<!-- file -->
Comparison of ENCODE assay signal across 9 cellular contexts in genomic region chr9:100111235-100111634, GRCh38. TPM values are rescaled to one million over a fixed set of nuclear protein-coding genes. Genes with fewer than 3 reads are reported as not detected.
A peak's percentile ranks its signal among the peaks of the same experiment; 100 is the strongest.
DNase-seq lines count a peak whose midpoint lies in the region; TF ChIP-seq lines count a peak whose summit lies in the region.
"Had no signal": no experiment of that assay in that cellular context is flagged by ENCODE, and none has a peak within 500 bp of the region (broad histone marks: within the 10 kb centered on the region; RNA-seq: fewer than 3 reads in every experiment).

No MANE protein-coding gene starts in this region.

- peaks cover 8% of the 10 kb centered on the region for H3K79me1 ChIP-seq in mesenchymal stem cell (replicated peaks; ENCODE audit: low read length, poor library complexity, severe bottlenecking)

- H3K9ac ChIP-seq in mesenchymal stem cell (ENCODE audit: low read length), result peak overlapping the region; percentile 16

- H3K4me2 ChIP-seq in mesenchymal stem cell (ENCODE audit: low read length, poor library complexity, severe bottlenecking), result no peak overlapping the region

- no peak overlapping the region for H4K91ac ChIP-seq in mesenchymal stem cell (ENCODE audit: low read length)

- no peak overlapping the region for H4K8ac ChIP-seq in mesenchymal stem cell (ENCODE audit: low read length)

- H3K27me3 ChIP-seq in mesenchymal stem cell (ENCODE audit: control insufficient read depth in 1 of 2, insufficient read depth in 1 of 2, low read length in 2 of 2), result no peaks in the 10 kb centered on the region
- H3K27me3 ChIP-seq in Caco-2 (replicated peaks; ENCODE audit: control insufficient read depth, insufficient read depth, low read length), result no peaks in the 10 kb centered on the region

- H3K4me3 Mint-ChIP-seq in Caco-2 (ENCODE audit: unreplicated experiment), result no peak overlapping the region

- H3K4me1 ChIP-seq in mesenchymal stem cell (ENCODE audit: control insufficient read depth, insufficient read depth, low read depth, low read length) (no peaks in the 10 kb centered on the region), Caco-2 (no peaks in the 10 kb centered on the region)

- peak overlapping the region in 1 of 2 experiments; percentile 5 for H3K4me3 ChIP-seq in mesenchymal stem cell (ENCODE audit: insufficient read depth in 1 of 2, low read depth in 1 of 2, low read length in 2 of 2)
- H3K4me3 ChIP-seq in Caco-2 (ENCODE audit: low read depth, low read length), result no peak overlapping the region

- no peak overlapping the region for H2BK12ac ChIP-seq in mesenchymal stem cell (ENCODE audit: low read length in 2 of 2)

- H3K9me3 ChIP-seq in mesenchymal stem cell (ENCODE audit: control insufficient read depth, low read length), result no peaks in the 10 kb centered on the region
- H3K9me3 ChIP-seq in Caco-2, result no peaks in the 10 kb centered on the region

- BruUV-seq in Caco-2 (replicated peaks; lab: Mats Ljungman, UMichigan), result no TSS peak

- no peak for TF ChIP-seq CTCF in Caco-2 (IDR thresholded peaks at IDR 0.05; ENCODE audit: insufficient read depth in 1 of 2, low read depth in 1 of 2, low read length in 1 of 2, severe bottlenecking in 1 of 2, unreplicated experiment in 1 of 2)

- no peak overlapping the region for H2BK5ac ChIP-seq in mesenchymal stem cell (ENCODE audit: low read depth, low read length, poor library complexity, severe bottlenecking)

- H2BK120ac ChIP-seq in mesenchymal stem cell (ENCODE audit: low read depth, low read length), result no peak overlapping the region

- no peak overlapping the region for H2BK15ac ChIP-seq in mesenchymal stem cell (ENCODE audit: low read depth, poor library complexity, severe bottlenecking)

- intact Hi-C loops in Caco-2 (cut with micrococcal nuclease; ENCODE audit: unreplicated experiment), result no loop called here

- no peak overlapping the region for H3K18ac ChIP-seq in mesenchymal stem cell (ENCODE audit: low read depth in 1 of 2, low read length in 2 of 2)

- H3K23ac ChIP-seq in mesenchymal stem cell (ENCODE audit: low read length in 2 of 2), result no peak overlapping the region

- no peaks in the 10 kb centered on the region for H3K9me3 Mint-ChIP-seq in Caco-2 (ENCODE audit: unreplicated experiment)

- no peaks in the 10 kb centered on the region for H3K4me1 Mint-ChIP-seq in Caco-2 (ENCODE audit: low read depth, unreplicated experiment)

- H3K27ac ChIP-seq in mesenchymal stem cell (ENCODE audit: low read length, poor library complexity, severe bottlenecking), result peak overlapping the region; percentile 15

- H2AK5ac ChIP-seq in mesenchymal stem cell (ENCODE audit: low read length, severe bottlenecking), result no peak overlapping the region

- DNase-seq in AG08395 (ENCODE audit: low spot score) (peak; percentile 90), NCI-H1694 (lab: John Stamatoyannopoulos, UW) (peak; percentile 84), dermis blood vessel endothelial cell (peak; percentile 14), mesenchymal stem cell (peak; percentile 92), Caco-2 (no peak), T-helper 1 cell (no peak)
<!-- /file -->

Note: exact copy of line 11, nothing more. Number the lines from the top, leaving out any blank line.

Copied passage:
- H3K27me3 ChIP-seq in mesenchymal stem cell (ENCODE audit: control insufficient read depth in 1 of 2, insufficient read depth in 1 of 2, low read length in 2 of 2), result no peaks in the 10 kb centered on the region